“How very simply does the good man pray, and yet with what weight of meaning! He uses no ornamental flourishes; he is too deeply in earnest to be otherwise than plain; it were well if all who engage in public prayer would observe the same rule.” C. H. Spurgeon
Be real when you pray. God can handle it! He does not want some superficial, fabricated, over religious fake of you. He wants you! He wants the heartbroken, angry, hurting, fearful, joyful, and thankful you! Peter tells us to “give all your worries and cares to God, for he cares about you” (1 Peter 5:7). With all of your might and with all of whom God made you, cast your cares on Him. It’s the humble, the real, and the transparent with whom God wants to dialogue. When the real you intersects with the true God, amazing things happen.
Just before telling us to give our worries and cares to God, Peter also tells us to “humble yourselves, therefore, under the mighty hand of God, so that He may exalt you at the proper time” (1 Peter 5:6).
To be humbled means “to be leveled, to be reduced to a plain”.* It means to get to who we are underneath all that superficial, shallow, and surfaced self that culture encourages; it’s the real person who feels rejected and dejected.
To be humble is often understood as being humiliated, but that is the farthest from its definition. To be humble means to be authentic – to reveal the good, the bad, the ugly, the beautiful, the temperamental, the all! Is it uncomfortable to be real? Yes. Is it worth it? Absolutely!
God already knows who you are, but often we come to Him all dressed up, full of “false” confidence and that “I got it all together” apparel. Sadly, this is not only false; but it also makes our prayers ineffective. The phony do not get the attention of God; only genuine faith does. And faith is best planted in the one who can be real.
One of the hardest things about prayer is that we must place ourselves under God’s authority – His control rather than our own. When we decide to be humble before the Lord, to be real with who we are, and understand that God’s hand is a hand of love, grace, mercy, and comfort; then we can come to Him trusting that He is our good, good Father, who only gives us good gifts. We can confidently approach the throne of grace, knowing full well that our good, good Father will bless, not curse. He will hold, not hurt. He will lead, not desert.
Again Peter says, “give all your worries and cares to God, for he cares about you.” Did you see that? He cares about you. He cares about me. He cares for His people. This concerned Father is the God we place ourselves under. We are under the shadow of His wings, and He protects, as well as loves.
Why would we not bow under this? I’m shaking my head in wonder at myself.
Since we serve a God, who is a good, good Father, He delights in exalting His children. To exalt means “to raise us up to dignity, in honor and happiness.”* He is pleased to put our feet in a spacious place, and to grant us the strength and peace we desperately need in any and all situations that we face.
We may find ourselves strangled by the net of troubles in our life, but the net does not strangle our Father in Heaven. He is outside that net and has every intention to cut it with His omnipotence. As C. H. Spurgeon says with such description, “When we poor, puny things are in the net, God is not. In the old fable the mouse set free the lion; here the lion liberates the mouse.” Oh, how true! When God exalts us, He liberates us from the net of troubles and lodges us in the promise land of His favor.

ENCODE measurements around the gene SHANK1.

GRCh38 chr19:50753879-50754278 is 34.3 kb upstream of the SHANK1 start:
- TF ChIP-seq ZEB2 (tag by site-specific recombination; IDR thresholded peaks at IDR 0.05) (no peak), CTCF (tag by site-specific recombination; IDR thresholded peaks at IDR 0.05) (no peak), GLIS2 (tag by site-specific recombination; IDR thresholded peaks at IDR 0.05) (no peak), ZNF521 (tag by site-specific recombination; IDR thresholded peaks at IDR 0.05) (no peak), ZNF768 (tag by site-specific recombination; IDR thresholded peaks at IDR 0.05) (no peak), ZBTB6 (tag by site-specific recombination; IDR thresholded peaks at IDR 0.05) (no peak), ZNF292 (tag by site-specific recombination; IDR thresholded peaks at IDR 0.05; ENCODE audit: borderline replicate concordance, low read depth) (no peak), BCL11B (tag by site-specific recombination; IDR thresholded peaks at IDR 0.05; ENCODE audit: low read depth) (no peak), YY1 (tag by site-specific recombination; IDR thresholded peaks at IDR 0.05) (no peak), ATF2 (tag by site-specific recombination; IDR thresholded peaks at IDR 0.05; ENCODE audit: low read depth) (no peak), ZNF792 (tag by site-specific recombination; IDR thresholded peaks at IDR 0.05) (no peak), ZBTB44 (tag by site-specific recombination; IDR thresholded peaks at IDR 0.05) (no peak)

There was a time in my life when my heart was so troubled. My world had turned upside down. I thought the scar of pain in my soul was wounded forever. The details of the situation I am not at liberty to share, but I can tell you about how I felt. And I can tell you how I prayed to our good, good Father.
The laceration this situation put on my heart was indeed unbearable. I remember so clearly the drive home from church that night. I went over and over in my mind what had happened. I cried and cried. The tears were so many that I could barely see the road in front of me. I prayed out loud. I screamed at God. I cried to Him. I told Him of my disappointment, my pain, my inability to forgive…my hopeless premonition. Broken, wrecked beyond belief, I bowed under His wing and asked Him to help me. “Help me forgive. Give me the grace that is foreign to this land. Make me a vessel of mercy. And please God, heal my heart and make it whole again.”
I’m telling you; He did just that! Today, I don’t even know what that pain felt like anymore. However, I do remember that God lifted me. I remember the mercy, the grace, the forgiveness that saturated my soul – literally my very being. And today, that situation has become my ministry to others who find themselves in the same place.
Oh how our God restores, so that we can restore others! God is really good at turning our misery into His ministry! He’s amazing like that!
I learned from that time in my life that God could take all of me. I was leveled. There was no energy to fabricate a false happy. Unhappy was all I knew. The pain was my intimate friend. My companion was despair, failure, and infamy. However, in that humble state, I reached up. I looked at the Maker of my life. I got real! And what freedom I felt!
Getting real with all of my being, God showed me that I could step onto that holy ground where the One and Only, could revive what had been lost.
I don’t know what you face today. I do know that life is full of its troubles, but none is bigger than our God. He knows all, can heal all, and overcome all. Pray, my friend. Come to the Father of Light and tell Him plainly all you feel and think. And watch…wait for it…He will exalt you. He will bring you to that spacious promise land that you want so badly!
Oh, how His grace is fully sufficient in our time of need. We just need to get real.
*definitions are from blueletterbible.com